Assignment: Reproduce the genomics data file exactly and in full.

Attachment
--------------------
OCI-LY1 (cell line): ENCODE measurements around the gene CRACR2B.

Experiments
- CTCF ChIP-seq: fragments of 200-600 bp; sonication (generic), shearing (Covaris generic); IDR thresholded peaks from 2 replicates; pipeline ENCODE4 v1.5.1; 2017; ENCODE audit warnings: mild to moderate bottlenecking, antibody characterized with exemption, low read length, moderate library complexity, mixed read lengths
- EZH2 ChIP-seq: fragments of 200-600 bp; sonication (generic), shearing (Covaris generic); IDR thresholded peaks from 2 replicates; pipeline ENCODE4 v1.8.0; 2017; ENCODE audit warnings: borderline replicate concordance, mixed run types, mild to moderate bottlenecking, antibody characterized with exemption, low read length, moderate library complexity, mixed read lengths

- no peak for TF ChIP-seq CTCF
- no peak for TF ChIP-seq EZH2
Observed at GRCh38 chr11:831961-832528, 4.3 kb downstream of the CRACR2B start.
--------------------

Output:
OCI-LY1 (cell line): ENCODE measurements around the gene CRACR2B.

Experiments
- CTCF ChIP-seq: fragments of 200-600 bp; sonication (generic), shearing (Covaris generic); IDR thresholded peaks from 2 replicates; pipeline ENCODE4 v1.5.1; 2017; ENCODE audit warnings: mild to moderate bottlenecking, antibody characterized with exemption, low read length, moderate library complexity, mixed read lengths
- EZH2 ChIP-seq: fragments of 200-600 bp; sonication (generic), shearing (Covaris generic); IDR thresholded peaks from 2 replicates; pipeline ENCODE4 v1.8.0; 2017; ENCODE audit warnings: borderline replicate concordance, mixed run types, mild to moderate bottlenecking, antibody characterized with exemption, low read length, moderate library complexity, mixed read lengths

- no peak for TF ChIP-seq CTCF
- no peak for TF ChIP-seq EZH2
Observed at GRCh38 chr11:831961-832528, 4.3 kb downstream of the CRACR2B start.